2015 review and 2016 outlook
Power transactions and trends
Convergence and renewables drive surge in dealmaking
Around the world, we see more evidence that utilities and investors are using mergers and acquisitions (M&A) as a strategic tool to adapt to changing dynamics within power and utilities (P&U). 2015 recorded P&U deal value totaling US$200b – a six-year high and a 13% jump on 2014.
We saw several key themes behind the year’s transactions:
Convergence and midstream/upstream investment: Whether through electric and gas (mega)mergers in the US, convergence with telecommunications companies (telcos) in Japan or an increase in technological partnerships in Europe, utilities are considering diverse avenues for growth.
Contracted renewable energy assets in demand: Renewables captured the lion’s share of deal activity in 2015, as investors moved to add wind and solar assets to comply with regulations and reduce exposure to volatile coal and gas.
Emerging markets attracted investment: Utilities in Europe and the US are seeking growth in emerging markets, such as Sub-Saharan Africa, as well as Mexico, Vietnam and Indonesia.
Disruptive trends become mainstream: Energy storage, and its supporting IT integration applications, is becoming a mainstream investment for utilities, many of which formed partnerships with technology companies and telcos.
Energy reforms drive opportunities: Unbundling and privatization continue in many energy markets. African governments are progressing reforms to attract investment for infrastructure build while those in the Middle East are opening doors to private and foreign capital in response to falling oil prices.
Electrification, reforms and disruptive technology will drive 2016 transactions
While the US federal rate hike, tough conditions in Europe and a slowing Chinese economy are likely to impact investments and valuations, utilities are accelerating growth agendas and acquiring assets that can be rewarded by investors. Sentiment toward renewables will strengthen on the back of COP21, while gas demand will rise across geographies amid depressed prices. We expect to see more rebalancing of roles and assets in developed countries as the gradual transformation of these markets continues.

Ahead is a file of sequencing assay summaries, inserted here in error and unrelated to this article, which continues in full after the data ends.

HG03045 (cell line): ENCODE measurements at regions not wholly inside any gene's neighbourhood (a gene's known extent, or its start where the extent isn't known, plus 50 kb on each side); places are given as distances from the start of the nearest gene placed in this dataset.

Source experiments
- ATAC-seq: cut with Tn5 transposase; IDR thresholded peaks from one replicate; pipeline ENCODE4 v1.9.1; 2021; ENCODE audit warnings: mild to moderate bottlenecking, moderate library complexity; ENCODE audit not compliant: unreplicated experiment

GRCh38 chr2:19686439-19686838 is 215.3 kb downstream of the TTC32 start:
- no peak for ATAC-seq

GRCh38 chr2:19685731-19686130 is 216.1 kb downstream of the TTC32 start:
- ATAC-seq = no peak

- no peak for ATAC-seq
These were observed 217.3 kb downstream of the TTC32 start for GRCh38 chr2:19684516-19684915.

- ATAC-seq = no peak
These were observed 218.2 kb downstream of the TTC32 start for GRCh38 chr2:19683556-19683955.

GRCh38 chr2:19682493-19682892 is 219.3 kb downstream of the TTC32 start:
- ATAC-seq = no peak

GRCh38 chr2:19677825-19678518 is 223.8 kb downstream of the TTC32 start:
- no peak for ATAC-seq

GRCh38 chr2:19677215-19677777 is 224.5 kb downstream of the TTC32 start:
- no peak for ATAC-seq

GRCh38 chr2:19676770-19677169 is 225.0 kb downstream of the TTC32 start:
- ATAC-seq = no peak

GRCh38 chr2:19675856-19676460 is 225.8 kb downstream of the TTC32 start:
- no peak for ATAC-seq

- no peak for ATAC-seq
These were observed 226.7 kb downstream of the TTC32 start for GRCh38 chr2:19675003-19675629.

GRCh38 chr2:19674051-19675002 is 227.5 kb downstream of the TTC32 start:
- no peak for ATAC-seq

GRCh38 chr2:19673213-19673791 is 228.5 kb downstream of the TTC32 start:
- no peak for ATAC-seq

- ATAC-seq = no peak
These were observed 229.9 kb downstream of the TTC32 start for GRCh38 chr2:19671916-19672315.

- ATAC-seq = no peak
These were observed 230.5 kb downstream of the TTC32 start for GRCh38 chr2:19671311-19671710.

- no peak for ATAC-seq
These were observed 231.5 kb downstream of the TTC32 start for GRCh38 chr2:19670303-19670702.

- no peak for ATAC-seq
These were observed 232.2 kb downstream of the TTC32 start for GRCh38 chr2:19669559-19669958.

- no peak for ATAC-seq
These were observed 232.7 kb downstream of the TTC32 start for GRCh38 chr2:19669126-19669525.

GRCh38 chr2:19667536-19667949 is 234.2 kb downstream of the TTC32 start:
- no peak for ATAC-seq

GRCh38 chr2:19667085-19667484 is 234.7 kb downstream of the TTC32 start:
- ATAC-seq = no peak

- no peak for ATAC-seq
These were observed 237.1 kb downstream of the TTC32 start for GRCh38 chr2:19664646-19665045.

The retailer-only model will struggle for sustainability, with the continual push for scale and “cost-out” proving difficult for those caught between niche and large-scale operations. We expect these mid-range retailers (with between 500,000 to 3 million customers) to seek strategic acquisitions to secure a place in the value chain that relies, not just on low margins and high quality service, but on controlling or owning these assets. Our sense is that this will revolve around load management capabilities associated with storage, metering and meter data.
Energy technology, especially battery storage and connected homes, and a growing trend by consumers toward grid independence will also set off a new wave of M&A, with technology companies and utilities forming partnerships.
It’s too early to see the impact of batteries and solar on network valuations, which we expect to rise and then peak over the next 18 months as the long-term nature of distributed energy becomes clearer. Valuations in the generation/IPP space are likely to remain subdued.
In emerging markets, particularly in Sub-Saharan Africa, Vietnam and Indonesia, electrification and reforms will boost transactions involving financial investors, advisory firms and traditional utilities, often in joint ventures. Reforms in Mexico, Saudi Arabia and Japan will provide a secondary but significant source of investment and transactional activity.
While ongoing economic uncertainty in many markets may color some P&U deals in 2016, EY’s recent Capital Confidence Barometer revealed optimism from executives regarding future M&A activities. We expect this confidence and the strong trends currently shaping our industry to combine to deliver another blockbuster year for the global utilities industry in 2016.
Global P&U deal value and volume (Q4 2013 – Q4 2015)
Global P&U deal value by region (US$b, Q4 2013 – Q4 2015)
Source: EY analysis based on mergermarket data
Regional deal activity
Transforming conditions drive utilities to restructure and expand downstream operations
Six-year high driven by activity in China
Convergence gathers pace as utilities seek new growth opportunities
Africa and the Middle East
Reforms, renewables and oil prices dictate investments